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Ruth W Messinger

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NEWS
September 10, 1997 | JOHN J. GOLDMAN, TIMES STAFF WRITER
In a stunning surprise in the New York City Democratic primary, the Rev. Al Sharpton apparently forced the front-runner, Manhattan Borough President Ruth W. Messinger, into a runoff for the right to oppose Mayor Rudolph W. Giuliani in November. Messinger finished first in the primary but failed by a single point to gain the necessary 40% of the vote to gain the nomination. With all precincts reporting, Messinger had 39%, Sharpton 32% and Brooklyn City Councilman Sal F. Albanese 21%.
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NEWS
September 10, 1997 | JOHN J. GOLDMAN, TIMES STAFF WRITER
In a stunning surprise in the New York City Democratic primary, the Rev. Al Sharpton apparently forced the front-runner, Manhattan Borough President Ruth W. Messinger, into a runoff for the right to oppose Mayor Rudolph W. Giuliani in November. Messinger finished first in the primary but failed by a single point to gain the necessary 40% of the vote to gain the nomination. With all precincts reporting, Messinger had 39%, Sharpton 32% and Brooklyn City Councilman Sal F. Albanese 21%.
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NEWS
January 2, 1998 | From Reuters
Mayor Rudolph W. Giuliani, sworn in for a second term Thursday, outlined plans to crack down on drug sales, hire more police and cut taxes.
NEWS
September 10, 1997 | JOHN J. GOLDMAN, TIMES STAFF WRITER
Democrats voted in a low-turnout primary Tuesday to pick a candidate to oppose New York Mayor Rudolph W. Giuliani, who polls show to be a strong favorite to win a second term. Manhattan Borough President Ruth W. Messinger was the front-runner, but she had to win 40% of the vote over two main opponents--Brooklyn City Councilman Sal F. Albanese and the Rev. Al Sharpton--to avoid a runoff later this month.
CALIFORNIA | LOCAL
September 12, 1992 | From Religious News Service
Religious and political leaders who have championed saving a colonial-era cemetery, widely regarded as one of the nation's most significant archeological sites for blacks, say the most compelling reason to preserve it is religious. Activists seeking to halt construction of a 34-story office tower at the 18th-Century site in lower Manhattan want the cemetery to be designated as both a city and a national landmark. They say the 400 burials and 1 million artifacts excavated so far are providing valuable information about African-American history, which had its beginnings in the church.
CALIFORNIA | LOCAL
December 4, 1999 | Pamela Davega Carr
LECTURE AND FESTIVAL: Skirball Cultural Center will hold two weekend events. Tom Freudenheim, of the Judisches Museum in Berlin, will lecture on "The Jews of Berlin: Yesterday and Today" at 2 p.m. today. A Hanukkah festival with live music, sing-alongs, storytelling and art projects will be held from 11 a.m. to 4 p.m. Sunday. Both events are $8; members and children 12 and younger are free. The center is at 2701 N. Sepulveda Blvd., Sepulveda Pass. Information and reservations: (323) 655-8587.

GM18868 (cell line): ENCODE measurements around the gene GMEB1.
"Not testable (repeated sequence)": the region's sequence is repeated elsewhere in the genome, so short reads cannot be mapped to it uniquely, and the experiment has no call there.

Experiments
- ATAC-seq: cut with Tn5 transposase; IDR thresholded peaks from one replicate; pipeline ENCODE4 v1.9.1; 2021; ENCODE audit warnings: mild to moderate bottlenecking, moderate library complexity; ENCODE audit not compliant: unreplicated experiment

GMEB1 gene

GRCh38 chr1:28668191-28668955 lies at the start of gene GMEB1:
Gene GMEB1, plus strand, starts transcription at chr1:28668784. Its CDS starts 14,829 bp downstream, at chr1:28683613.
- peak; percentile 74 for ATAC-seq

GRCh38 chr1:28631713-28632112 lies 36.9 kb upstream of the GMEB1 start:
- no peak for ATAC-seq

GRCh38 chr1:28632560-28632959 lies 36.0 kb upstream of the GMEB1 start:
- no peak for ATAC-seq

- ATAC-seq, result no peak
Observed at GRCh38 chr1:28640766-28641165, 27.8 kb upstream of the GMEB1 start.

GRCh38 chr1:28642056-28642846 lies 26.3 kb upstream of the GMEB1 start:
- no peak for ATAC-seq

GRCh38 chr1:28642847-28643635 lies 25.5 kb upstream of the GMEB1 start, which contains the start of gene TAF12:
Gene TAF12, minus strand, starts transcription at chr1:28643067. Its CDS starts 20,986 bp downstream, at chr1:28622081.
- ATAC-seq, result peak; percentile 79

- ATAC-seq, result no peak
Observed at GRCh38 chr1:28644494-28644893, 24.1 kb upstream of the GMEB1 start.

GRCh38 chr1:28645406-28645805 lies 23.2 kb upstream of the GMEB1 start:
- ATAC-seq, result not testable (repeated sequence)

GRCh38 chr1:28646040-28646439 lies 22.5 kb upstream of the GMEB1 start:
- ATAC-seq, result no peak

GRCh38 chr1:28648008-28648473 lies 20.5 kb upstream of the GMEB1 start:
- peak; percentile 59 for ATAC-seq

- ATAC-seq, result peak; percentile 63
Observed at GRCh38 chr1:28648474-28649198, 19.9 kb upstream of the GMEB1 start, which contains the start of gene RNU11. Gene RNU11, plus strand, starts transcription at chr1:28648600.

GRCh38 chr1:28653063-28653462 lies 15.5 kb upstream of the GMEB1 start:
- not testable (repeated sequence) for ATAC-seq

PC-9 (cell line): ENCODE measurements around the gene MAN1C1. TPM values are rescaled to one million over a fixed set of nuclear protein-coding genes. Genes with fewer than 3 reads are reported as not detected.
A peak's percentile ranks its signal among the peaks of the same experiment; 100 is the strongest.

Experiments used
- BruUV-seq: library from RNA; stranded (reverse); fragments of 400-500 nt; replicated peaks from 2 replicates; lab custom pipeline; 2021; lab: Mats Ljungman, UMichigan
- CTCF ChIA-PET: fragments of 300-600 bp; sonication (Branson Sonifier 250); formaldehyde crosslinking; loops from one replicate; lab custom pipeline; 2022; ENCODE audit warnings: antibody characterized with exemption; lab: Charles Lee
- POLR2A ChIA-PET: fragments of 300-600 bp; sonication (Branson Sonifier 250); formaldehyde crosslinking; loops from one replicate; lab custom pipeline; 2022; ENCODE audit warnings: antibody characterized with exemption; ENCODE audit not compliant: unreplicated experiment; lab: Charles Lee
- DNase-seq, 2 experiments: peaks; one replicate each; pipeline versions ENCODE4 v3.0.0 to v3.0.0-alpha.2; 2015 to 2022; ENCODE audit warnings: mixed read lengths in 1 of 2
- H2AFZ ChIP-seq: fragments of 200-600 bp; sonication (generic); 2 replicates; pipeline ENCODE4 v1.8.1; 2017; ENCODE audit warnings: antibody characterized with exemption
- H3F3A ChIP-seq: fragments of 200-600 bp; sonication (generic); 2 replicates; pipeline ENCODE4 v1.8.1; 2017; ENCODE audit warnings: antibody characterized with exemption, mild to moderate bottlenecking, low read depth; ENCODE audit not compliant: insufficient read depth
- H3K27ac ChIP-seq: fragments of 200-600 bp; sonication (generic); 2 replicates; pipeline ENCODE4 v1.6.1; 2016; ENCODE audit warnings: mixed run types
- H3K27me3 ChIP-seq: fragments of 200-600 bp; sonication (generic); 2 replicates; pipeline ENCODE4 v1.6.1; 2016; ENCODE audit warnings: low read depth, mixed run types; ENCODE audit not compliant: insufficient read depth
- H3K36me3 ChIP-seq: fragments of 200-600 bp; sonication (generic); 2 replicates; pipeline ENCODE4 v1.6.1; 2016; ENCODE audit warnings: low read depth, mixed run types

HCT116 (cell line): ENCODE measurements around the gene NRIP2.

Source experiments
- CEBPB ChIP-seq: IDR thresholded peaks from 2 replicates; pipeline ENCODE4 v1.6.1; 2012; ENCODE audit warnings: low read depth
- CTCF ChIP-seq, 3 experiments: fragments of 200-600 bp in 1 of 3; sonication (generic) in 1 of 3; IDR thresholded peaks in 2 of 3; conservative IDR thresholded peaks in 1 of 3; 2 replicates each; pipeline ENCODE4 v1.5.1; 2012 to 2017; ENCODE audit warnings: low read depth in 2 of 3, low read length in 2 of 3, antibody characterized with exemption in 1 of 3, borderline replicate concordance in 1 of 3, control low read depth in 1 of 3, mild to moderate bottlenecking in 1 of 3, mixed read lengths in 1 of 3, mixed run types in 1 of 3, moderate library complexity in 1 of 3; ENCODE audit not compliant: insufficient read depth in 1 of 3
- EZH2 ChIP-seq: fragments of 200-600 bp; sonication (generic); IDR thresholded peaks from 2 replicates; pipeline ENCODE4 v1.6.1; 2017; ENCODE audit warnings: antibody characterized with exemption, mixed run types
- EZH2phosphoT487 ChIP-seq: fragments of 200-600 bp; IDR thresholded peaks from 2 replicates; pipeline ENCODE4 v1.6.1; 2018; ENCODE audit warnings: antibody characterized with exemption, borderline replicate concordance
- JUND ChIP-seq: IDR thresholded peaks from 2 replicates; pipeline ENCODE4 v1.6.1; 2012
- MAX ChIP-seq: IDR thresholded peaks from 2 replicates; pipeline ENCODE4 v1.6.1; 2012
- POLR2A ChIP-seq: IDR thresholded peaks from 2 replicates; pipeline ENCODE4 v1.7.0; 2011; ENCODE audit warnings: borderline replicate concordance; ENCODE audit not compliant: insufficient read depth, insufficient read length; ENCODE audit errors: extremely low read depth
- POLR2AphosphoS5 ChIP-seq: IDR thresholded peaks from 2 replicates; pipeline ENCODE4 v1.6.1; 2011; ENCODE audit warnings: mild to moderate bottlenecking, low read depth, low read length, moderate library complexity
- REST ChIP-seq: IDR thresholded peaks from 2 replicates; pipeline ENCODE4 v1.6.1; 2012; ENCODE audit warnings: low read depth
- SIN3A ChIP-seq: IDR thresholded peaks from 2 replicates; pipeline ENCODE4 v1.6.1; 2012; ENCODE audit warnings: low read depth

NEWS
September 18, 1997 | JOHN J. GOLDMAN, TIMES STAFF WRITER
Never mind. More than a week after the Democratic mayoral primary, as the candidates who finished first and second were busy campaigning against each other, the New York City Board of Elections ruled late Wednesday that the runoff wasn't necessary. Absentee ballots and a recount of voting machines allowed Manhattan Borough President Ruth W. Messinger to limp across the 40% threshold necessary to win the Democratic nomination over the Rev. Al Sharpton. She will oppose Mayor Rudolph W.
NEWS
September 24, 1997 | JOHN J. GOLDMAN, TIMES STAFF WRITER
The money came from varied sources, all of it from the heart--checking accounts, wallets, piggy banks--as parents and pupils in Manhattan's affluent Greenwich Village scrambled to raise the $46,000 salary of a beloved fourth-grade public schoolteacher about to be cut from the staff. The money was collected in only four days.
NEWS
September 26, 1997 | JOHN J. GOLDMAN, TIMES STAFF WRITER
To the relief of admiring parents who had raised $46,000 to pay her salary, Lauren Zangara will teach their fourth-graders at PS 41 in Manhattan's Greenwich Village after all. Not only that, Zangara's supporters will get their money back after a decision by Schools Chancellor Rudy Crew on Thursday that symbolically sent the head of a local school district to stand in a corner. Crew ordered Supt.
NEWS
November 3, 1997 | ELIZABETH SHOGREN, TIMES STAFF WRITER
President Clinton hit the campaign trail Sunday to lend some of his popularity to underdog Democrats in New York and New Jersey, telling local voters that the success of his agenda depends on their decisions at the polls Tuesday.
CALIFORNIA | LOCAL
April 2, 1998 | TED ROHRLICH, TIMES STAFF WRITER
In a display of bicoastal open-mindedness unusual in a city that styles itself Not Yet New York, Los Angeles officials have reached eastward for advice on how to draft a new blueprint for local government. Ruth W.
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